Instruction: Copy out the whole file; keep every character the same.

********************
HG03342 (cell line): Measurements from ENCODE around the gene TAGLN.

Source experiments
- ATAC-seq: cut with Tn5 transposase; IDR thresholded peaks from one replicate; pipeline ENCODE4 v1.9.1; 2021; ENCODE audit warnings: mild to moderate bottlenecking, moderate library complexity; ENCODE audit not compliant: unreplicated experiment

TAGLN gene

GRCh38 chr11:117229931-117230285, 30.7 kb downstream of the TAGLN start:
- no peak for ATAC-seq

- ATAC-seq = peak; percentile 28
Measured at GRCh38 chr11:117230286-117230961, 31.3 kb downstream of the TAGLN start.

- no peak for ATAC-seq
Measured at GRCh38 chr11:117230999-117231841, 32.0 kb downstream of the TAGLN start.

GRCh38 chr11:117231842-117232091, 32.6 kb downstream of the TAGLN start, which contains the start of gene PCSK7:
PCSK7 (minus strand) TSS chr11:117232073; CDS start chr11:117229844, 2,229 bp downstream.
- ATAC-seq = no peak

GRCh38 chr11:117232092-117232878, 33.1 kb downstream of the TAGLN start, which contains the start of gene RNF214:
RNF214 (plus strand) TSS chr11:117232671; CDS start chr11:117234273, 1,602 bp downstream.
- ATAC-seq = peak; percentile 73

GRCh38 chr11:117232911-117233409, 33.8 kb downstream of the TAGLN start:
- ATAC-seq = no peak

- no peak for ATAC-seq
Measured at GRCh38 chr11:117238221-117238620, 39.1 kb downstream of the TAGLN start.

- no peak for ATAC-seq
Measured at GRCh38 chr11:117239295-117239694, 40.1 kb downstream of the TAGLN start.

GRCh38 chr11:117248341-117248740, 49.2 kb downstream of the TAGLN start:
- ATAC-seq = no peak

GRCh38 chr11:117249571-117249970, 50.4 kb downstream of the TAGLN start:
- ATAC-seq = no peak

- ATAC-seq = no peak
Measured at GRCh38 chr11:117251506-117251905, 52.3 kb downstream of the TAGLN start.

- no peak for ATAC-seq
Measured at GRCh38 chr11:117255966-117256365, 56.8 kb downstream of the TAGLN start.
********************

HG03342 (cell line): Measurements from ENCODE around the gene TAGLN.

Source experiments
- ATAC-seq: cut with Tn5 transposase; IDR thresholded peaks from one replicate; pipeline ENCODE4 v1.9.1; 2021; ENCODE audit warnings: mild to moderate bottlenecking, moderate library complexity; ENCODE audit not compliant: unreplicated experiment

TAGLN gene

GRCh38 chr11:117229931-117230285, 30.7 kb downstream of the TAGLN start:
- no peak for ATAC-seq

- ATAC-seq = peak; percentile 28
Measured at GRCh38 chr11:117230286-117230961, 31.3 kb downstream of the TAGLN start.

- no peak for ATAC-seq
Measured at GRCh38 chr11:117230999-117231841, 32.0 kb downstream of the TAGLN start.

GRCh38 chr11:117231842-117232091, 32.6 kb downstream of the TAGLN start, which contains the start of gene PCSK7:
PCSK7 (minus strand) TSS chr11:117232073; CDS start chr11:117229844, 2,229 bp downstream.
- ATAC-seq = no peak

GRCh38 chr11:117232092-117232878, 33.1 kb downstream of the TAGLN start, which contains the start of gene RNF214:
RNF214 (plus strand) TSS chr11:117232671; CDS start chr11:117234273, 1,602 bp downstream.
- ATAC-seq = peak; percentile 73

GRCh38 chr11:117232911-117233409, 33.8 kb downstream of the TAGLN start:
- ATAC-seq = no peak

- no peak for ATAC-seq
Measured at GRCh38 chr11:117238221-117238620, 39.1 kb downstream of the TAGLN start.

- no peak for ATAC-seq
Measured at GRCh38 chr11:117239295-117239694, 40.1 kb downstream of the TAGLN start.

GRCh38 chr11:117248341-117248740, 49.2 kb downstream of the TAGLN start:
- ATAC-seq = no peak

GRCh38 chr11:117249571-117249970, 50.4 kb downstream of the TAGLN start:
- ATAC-seq = no peak

- ATAC-seq = no peak
Measured at GRCh38 chr11:117251506-117251905, 52.3 kb downstream of the TAGLN start.

- no peak for ATAC-seq
Measured at GRCh38 chr11:117255966-117256365, 56.8 kb downstream of the TAGLN start.